Exercise will help, as well. Maybe for the first continent or so, you might want to consider walking or jogging alongside the sleigh. As you exercise, you’ll start to tighten your abs and slowly see fat disappear from your midsection. Your fans everywhere leave you cookies and milk when you deliver presents. It’s a tough cycle to break, but break it you must. You — and your fans — need to see a healthier Santa. 

You might let slip that the modern Santa enjoys fruits, especially berries, and veggies, with an emphasis on cruciferous veggies like broccoli florets dipped in humus, which have substantial antioxidant qualities and can help reverse disease. And, of course, skip putting candy in the stockings. No one needs more sugar, and I’m sure that, over the long night, it’s hard to resist sneaking a piece, yourself.

As for your loyal fans, you could place fitness videos under the tree. In fact, you and your elves could make workout videos for those of us who need them, and we could follow along as you showed us “12 Days of Workouts with Santa and Friends.” Who knows, you might become a modern version of Jane Fonda or Richard Simmons or even the next Shaun T!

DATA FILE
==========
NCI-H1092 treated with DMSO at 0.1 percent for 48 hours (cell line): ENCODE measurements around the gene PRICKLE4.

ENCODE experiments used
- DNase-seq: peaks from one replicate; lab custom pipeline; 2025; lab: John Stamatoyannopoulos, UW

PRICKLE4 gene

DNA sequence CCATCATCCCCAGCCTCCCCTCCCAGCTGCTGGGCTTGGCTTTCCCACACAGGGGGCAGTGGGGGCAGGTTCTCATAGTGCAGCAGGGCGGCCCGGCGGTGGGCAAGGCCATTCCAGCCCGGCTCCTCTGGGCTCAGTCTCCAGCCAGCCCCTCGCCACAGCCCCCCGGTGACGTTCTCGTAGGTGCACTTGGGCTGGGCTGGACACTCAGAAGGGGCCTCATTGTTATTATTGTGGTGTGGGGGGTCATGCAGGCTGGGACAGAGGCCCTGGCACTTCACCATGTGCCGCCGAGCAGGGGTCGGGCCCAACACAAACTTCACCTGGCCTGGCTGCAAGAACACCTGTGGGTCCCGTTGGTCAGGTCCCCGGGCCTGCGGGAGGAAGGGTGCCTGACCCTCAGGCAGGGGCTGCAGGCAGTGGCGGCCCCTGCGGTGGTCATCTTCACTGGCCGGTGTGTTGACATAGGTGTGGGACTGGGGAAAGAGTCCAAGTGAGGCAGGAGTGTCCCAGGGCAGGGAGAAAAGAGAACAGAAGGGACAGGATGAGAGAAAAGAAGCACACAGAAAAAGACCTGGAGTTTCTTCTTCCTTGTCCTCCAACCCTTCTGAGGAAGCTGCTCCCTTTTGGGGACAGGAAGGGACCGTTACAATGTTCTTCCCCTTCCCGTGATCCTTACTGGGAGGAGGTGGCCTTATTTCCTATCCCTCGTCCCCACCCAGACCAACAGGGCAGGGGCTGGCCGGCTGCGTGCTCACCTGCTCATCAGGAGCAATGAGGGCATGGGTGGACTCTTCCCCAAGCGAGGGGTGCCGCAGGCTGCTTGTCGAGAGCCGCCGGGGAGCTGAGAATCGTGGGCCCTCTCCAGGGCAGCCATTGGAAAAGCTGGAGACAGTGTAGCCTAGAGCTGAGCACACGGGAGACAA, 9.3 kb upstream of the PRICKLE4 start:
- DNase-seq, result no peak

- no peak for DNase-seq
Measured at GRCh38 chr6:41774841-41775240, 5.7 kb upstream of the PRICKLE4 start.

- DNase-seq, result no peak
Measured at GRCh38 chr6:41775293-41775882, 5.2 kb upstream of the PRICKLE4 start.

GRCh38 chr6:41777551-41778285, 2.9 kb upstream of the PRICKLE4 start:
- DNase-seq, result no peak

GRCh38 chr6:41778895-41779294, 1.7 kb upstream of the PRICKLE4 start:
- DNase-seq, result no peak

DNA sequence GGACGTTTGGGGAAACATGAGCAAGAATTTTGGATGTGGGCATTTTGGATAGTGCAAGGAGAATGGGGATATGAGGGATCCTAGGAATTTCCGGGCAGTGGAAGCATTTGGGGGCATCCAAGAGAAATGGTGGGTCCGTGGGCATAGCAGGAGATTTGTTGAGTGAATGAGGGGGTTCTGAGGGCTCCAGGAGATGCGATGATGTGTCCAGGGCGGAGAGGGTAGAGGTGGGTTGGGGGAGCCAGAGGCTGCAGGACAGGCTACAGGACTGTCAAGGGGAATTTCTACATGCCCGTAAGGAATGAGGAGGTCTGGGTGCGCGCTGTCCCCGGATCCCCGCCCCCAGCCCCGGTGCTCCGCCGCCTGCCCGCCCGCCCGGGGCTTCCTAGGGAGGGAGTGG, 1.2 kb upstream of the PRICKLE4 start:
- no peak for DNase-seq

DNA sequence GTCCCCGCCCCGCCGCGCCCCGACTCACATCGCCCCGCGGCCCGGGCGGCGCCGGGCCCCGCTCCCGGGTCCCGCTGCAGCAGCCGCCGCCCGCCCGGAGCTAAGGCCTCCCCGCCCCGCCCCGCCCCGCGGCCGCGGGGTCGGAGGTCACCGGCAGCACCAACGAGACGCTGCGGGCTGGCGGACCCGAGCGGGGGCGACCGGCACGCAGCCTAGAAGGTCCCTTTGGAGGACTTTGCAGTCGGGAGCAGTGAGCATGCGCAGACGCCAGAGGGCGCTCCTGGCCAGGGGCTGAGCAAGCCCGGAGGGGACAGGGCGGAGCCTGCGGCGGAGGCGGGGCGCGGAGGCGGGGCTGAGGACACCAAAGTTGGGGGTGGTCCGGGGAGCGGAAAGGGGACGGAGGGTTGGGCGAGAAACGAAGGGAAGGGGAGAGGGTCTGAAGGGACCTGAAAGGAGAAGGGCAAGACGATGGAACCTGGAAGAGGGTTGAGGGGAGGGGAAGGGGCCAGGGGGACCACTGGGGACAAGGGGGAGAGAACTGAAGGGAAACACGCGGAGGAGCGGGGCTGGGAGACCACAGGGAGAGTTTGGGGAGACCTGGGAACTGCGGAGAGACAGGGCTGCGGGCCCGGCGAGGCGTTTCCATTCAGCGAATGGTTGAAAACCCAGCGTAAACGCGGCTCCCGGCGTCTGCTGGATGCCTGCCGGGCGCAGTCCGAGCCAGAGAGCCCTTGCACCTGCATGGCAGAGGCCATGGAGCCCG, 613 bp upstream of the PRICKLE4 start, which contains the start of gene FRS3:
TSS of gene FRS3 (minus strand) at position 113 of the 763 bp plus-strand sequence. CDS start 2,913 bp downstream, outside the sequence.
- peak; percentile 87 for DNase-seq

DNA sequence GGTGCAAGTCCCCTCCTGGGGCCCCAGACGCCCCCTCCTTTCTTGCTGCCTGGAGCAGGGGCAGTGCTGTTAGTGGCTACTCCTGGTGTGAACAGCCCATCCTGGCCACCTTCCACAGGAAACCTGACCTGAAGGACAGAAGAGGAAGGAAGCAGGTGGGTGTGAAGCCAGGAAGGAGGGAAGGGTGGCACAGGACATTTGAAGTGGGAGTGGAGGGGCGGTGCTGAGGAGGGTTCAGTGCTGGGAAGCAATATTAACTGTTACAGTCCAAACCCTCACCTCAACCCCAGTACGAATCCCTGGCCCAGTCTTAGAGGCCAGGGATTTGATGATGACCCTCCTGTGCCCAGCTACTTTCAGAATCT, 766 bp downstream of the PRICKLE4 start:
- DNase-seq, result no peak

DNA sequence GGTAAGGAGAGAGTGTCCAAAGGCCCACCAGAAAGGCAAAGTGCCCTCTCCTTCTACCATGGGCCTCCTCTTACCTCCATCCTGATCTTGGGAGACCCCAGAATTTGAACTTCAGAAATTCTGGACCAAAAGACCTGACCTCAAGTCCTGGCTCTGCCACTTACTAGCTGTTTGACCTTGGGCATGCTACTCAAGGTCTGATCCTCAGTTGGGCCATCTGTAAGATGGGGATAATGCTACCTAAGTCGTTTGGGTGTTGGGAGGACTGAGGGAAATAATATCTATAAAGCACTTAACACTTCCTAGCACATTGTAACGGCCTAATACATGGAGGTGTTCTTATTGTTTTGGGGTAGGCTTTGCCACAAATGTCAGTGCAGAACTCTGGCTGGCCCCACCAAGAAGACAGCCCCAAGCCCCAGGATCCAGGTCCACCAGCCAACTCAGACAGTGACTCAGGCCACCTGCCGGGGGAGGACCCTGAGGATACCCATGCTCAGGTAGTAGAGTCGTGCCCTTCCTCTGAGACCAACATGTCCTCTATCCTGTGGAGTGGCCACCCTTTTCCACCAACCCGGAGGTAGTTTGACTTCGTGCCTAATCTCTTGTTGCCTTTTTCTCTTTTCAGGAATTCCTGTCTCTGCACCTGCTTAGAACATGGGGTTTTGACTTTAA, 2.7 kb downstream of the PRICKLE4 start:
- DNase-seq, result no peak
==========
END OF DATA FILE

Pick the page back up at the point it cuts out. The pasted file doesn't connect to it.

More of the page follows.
How about giving athletic equipment, such as baseball gloves, footballs and basketballs, instead of video games? You could even give wearable devices that track step counts and bike routes or stuff gift certificates for dance lessons into people’s stockings. These might influence the recipients to be more active.

By doing all this, you might also have the kind of energy that will make it easier for you to steal a base or two in this season’s North Pole Athletic League’s Softball Team. The elves don’t even bother holding you on base anymore, do they?

As you become more active, you’ll find that you have more energy all year round, not just on Christmas Eve. If you start soon, Santa, maybe by next year, you’ll find yourself parking the sleigh farther away and skipping from chimney to chimney.

The benefits of a healthier Santa will ripple across the world. Think about something much closer to home, even your reindeer won’t have to work so hard. You might also fit extra presents in your sleigh. And Santa, you will be sending kids and adults the world over the right message about taking control of their health through nutrition and exercise. That’s the best gift you could give!